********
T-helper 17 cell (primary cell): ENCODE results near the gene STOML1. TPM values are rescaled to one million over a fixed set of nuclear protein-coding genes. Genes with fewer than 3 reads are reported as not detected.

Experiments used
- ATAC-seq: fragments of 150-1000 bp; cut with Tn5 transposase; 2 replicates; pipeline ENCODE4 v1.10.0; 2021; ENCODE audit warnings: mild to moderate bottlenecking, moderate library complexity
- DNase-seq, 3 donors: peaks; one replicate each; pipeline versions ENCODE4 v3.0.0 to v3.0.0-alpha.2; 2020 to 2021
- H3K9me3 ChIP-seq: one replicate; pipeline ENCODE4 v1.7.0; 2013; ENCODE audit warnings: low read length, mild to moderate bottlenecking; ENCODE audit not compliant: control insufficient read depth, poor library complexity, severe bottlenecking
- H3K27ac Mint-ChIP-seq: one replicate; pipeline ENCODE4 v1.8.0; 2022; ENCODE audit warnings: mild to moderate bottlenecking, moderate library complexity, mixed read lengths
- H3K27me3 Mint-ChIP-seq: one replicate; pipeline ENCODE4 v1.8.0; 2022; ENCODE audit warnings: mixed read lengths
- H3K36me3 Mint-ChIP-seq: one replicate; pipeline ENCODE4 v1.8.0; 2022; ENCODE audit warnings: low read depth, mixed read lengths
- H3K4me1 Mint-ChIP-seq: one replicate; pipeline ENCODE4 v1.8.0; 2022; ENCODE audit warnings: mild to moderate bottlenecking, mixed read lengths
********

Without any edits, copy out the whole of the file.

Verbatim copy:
T-helper 17 cell (primary cell): ENCODE results near the gene STOML1. TPM values are rescaled to one million over a fixed set of nuclear protein-coding genes. Genes with fewer than 3 reads are reported as not detected.

Experiments used
- ATAC-seq: fragments of 150-1000 bp; cut with Tn5 transposase; 2 replicates; pipeline ENCODE4 v1.10.0; 2021; ENCODE audit warnings: mild to moderate bottlenecking, moderate library complexity
- DNase-seq, 3 donors: peaks; one replicate each; pipeline versions ENCODE4 v3.0.0 to v3.0.0-alpha.2; 2020 to 2021
- H3K9me3 ChIP-seq: one replicate; pipeline ENCODE4 v1.7.0; 2013; ENCODE audit warnings: low read length, mild to moderate bottlenecking; ENCODE audit not compliant: control insufficient read depth, poor library complexity, severe bottlenecking
- H3K27ac Mint-ChIP-seq: one replicate; pipeline ENCODE4 v1.8.0; 2022; ENCODE audit warnings: mild to moderate bottlenecking, moderate library complexity, mixed read lengths
- H3K27me3 Mint-ChIP-seq: one replicate; pipeline ENCODE4 v1.8.0; 2022; ENCODE audit warnings: mixed read lengths
- H3K36me3 Mint-ChIP-seq: one replicate; pipeline ENCODE4 v1.8.0; 2022; ENCODE audit warnings: low read depth, mixed read lengths
- H3K4me1 Mint-ChIP-seq: one replicate; pipeline ENCODE4 v1.8.0; 2022; ENCODE audit warnings: mild to moderate bottlenecking, mixed read lengths